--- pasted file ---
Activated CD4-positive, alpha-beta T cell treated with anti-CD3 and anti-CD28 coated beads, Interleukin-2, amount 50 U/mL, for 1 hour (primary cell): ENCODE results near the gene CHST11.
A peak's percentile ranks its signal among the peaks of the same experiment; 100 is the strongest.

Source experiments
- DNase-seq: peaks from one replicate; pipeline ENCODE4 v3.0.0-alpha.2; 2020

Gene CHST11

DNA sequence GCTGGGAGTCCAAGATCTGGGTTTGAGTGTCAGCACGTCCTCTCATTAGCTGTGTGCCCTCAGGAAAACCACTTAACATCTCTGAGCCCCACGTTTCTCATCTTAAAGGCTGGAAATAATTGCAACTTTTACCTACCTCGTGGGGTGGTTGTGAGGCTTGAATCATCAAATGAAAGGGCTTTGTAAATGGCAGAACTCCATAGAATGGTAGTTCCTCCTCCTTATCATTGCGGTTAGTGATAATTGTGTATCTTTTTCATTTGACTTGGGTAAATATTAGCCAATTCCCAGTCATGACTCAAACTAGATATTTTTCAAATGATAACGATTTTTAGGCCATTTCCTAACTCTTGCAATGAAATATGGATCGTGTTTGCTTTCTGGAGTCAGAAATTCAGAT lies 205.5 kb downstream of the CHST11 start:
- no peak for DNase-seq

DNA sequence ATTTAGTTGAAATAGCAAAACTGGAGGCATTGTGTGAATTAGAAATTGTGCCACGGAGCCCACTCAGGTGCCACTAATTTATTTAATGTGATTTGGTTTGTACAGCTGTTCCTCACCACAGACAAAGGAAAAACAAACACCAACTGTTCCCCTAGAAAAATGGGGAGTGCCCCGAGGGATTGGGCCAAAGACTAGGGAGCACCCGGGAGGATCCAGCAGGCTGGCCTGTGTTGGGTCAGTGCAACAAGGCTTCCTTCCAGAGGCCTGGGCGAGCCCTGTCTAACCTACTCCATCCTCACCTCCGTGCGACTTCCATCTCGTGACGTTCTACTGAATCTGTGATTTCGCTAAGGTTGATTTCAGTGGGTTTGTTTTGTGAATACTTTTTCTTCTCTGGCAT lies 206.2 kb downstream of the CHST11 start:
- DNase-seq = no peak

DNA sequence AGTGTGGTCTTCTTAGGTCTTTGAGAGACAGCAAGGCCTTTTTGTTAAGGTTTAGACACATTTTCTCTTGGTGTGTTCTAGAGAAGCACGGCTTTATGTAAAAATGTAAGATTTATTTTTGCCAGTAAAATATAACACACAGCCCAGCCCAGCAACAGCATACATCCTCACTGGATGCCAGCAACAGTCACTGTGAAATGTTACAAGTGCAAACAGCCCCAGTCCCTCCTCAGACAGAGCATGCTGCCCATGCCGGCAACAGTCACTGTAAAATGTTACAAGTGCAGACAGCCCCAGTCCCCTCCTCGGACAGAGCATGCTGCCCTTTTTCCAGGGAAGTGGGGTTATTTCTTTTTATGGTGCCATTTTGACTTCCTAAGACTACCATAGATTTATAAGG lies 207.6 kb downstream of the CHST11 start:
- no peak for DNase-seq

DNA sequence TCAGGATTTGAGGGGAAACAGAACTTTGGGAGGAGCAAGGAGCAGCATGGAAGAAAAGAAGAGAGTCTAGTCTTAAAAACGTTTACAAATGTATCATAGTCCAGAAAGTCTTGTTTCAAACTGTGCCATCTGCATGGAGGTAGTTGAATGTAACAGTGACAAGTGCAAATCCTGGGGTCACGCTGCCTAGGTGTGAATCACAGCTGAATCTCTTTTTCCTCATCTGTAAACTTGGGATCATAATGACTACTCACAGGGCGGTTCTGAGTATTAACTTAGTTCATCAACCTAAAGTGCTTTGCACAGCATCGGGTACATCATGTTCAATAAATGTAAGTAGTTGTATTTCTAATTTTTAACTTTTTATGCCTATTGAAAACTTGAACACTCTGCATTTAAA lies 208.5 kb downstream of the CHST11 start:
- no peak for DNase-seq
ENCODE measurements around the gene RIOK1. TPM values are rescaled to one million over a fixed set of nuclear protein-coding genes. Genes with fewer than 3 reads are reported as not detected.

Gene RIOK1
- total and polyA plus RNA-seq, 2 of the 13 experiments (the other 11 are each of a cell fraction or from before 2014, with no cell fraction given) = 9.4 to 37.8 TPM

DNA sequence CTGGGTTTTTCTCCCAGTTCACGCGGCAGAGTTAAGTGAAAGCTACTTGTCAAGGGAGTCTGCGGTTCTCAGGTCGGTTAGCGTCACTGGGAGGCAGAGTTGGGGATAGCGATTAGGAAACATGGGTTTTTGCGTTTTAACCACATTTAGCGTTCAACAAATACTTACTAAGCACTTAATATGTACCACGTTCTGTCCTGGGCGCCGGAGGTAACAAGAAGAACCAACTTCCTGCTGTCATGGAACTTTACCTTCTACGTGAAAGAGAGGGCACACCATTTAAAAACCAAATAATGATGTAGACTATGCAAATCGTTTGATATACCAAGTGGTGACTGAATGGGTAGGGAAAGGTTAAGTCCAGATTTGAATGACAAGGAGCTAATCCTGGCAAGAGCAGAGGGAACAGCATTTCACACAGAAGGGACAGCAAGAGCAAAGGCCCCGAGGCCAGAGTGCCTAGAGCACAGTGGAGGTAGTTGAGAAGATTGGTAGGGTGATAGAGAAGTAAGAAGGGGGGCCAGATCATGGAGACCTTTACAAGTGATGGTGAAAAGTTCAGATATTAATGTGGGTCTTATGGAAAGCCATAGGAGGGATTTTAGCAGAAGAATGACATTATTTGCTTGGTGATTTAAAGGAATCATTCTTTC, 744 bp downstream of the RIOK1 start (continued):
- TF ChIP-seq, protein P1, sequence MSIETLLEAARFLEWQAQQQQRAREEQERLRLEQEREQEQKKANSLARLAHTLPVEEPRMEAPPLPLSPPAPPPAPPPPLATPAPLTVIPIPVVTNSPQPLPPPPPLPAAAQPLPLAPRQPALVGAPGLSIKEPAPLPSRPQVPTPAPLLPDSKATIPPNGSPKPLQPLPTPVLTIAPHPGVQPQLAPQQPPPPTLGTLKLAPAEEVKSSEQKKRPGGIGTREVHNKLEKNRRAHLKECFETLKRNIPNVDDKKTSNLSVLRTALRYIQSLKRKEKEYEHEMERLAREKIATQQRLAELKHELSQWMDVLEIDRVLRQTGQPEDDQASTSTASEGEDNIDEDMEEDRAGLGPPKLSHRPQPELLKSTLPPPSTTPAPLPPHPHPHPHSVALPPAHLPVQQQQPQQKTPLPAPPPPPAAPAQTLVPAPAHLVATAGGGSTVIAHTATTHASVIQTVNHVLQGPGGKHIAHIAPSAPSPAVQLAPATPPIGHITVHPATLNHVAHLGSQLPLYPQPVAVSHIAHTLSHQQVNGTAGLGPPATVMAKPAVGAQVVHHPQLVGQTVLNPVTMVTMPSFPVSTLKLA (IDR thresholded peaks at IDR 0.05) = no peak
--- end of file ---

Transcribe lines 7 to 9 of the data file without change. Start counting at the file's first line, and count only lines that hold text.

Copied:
- no peak for DNase-seq

DNA sequence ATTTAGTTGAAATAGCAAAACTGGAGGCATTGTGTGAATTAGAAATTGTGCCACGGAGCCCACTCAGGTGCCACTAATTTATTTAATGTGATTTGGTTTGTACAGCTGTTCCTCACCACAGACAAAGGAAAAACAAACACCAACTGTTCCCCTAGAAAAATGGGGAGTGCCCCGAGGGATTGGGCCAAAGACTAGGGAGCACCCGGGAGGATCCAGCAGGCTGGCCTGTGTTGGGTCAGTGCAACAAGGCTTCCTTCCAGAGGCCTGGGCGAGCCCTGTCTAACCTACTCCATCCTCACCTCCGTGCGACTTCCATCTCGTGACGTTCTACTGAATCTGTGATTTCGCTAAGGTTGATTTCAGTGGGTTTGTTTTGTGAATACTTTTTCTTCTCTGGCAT lies 206.2 kb downstream of the CHST11 start:
- DNase-seq = no peak